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Culturing live foods?

Discussion in 'Husbandry / Breeding' started by TWA, Nov 15, 2016.

  1. TWA

    TWA New Member 5 Year Member

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    I assume most everyone here does it, but what all is everyone raising? I've had typical brine shrimp, and some black worms, but I was looking to branch out.

    Any ideas on what to raise/where to buy the cultures would be much appreciated.
  2. themountain

    themountain Active Member 5 Year Member

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    Grindal , enchytraen, fruitflies..mostly for free :)
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  3. Mike Wise

    Mike Wise Moderator Staff Member 5 Year Member

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    Gammarus shrimp are easy to raise. Adults are generally to large for most apistos, but the juveniles are great food.
  4. TWA

    TWA New Member 5 Year Member

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    Appreciate both of the answers. I had never thought of scuds, but I'm
    Getting grindal worms this weekend. Appreciate the input.
  5. dw1305

    dw1305 Well-Known Member 5 Year Member

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    Hi all,
    I haven't had much success with UK native Gammarus, they have too high an oxygen requirement in the summer, and Hyalella azteca doesn't do well in soft water.

    If you can find a source, <"Crangonyx pseudogracilis"> is a good option as both live food and tank janitor.

    cheers Darrel
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  6. gerald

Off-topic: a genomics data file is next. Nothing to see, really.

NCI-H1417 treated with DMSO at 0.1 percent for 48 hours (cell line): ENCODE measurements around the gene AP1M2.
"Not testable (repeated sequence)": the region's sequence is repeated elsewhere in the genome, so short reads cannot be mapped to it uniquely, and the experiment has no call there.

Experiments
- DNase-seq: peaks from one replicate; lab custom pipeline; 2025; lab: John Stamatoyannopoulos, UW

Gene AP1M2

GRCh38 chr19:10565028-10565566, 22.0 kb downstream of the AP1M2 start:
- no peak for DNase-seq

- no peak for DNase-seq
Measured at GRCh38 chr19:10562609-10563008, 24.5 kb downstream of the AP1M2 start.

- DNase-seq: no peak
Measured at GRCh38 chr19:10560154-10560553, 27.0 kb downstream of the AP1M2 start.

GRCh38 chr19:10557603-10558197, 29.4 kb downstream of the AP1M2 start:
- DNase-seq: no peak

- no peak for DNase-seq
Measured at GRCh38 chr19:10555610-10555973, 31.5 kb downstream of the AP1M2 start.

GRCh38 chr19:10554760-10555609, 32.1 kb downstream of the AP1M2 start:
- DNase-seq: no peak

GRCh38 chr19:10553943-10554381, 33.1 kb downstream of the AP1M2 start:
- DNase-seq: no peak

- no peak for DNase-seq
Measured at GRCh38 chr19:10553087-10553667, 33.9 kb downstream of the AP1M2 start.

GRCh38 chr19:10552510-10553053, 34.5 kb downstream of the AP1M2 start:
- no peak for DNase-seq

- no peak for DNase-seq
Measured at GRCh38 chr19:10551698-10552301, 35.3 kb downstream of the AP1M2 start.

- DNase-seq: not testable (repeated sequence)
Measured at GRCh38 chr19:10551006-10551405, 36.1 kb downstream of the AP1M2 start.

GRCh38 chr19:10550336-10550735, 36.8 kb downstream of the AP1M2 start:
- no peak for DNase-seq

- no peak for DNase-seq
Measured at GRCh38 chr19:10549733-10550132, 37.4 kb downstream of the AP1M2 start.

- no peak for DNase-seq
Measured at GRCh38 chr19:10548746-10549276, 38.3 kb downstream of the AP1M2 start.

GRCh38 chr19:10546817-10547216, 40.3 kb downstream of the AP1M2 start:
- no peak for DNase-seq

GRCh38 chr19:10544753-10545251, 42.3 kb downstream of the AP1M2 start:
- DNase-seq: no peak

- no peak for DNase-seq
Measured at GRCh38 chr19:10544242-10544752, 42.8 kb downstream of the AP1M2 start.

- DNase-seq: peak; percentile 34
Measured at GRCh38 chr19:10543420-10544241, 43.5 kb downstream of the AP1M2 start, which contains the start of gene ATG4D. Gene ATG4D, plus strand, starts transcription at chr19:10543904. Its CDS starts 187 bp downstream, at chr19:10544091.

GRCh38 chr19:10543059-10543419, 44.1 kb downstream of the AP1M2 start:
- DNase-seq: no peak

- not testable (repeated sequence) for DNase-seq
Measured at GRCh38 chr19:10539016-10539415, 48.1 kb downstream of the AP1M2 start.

gerald Well-Known Member 5 Year Member

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    Ceriodaphnia and Moina - grow them the same was as Daphnia, indoors or out. (Outside is easier, for me).
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  7. boofeng

    boofeng Member

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    I find grindal worms the easiest to culture. They are easy to care for and always recover even after neglect.

    I like microworms for when I can't/won't hatch baby brine shrimp for fry. Very easy to culture too.

    I also culture daphnia indoors (and greenwater for them, outdoors.) This is mostly for fun, and isn't really worth the time. It's also because of how rare Daphnia sp. are in Singapore, as there have been decades-long efforts to eradicate mosquito-borne diseases, and they share similar habitats. We do have regular supplies of Moina sp. at our LFSs though, imported from poultry farms in Malaysia. So far I've found the daphnia easier to culture than our local moina, which keeps crashing for me.